Residents Respond To Wal-Mart Plans

Residents in the areas surrounding Rego Park are expressing concern and frustration in response to word that retail giant Wal-Mart may be coming to Queens.
"I dont like the idea because of traffic," said Bob Doocey, a Middle Village resident and member of the Juniper Valley Civic Association. "I am opposed predominantly because of what it does to local business."
Touting the end of personalized service and community-mindedness, as well its effects on small retail stores, Borough President Helen Marshall expressed "grave concern" about Wal-Marts proposed plans.
And although a specific location has not been pinpointed as of yet, the arrival of the conglomerate will undoubtedly have a ripple effect in the nearby neighborhoods.
Wal-Mart spokesperson Daphne Moore told The Queens Courier, "There is still a lot of work we need to do with the community and elected officials." That sentiment, however, did little to assuage residents concerns.
"There used to be a Pergament store on Metropolitan Avenue," said Doocey. "It destroyed the business of local hardware stores. They utilize predatory pricing and small businesses then go under. I dont like giant stores who can price merchants out of business."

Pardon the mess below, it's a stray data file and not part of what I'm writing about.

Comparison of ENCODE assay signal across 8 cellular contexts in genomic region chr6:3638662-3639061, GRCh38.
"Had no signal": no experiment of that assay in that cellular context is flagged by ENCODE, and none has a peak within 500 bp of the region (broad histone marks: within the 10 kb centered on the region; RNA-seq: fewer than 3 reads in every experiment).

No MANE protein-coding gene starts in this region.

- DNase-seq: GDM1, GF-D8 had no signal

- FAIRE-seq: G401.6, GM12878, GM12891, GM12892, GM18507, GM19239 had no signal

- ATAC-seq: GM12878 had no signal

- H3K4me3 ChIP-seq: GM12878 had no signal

Another complaint of residents is that the community contributions of small business owners will not be duplicated by Wal-Mart managers and associates.
"They dont connect to the community like small businesses do," said Doocey. "Even a little thing such as recognizing a customer as they walk in is important. There is no corporate compulsion to treat customers as individuals. They may not even hire locals to work in their store."
"There is equilibrium when you have local stores whose owners have lived here for years," said Doocey. "I myself am willing to pay a few dollars more to have what a local mom and pop store offers theyre neighbors."
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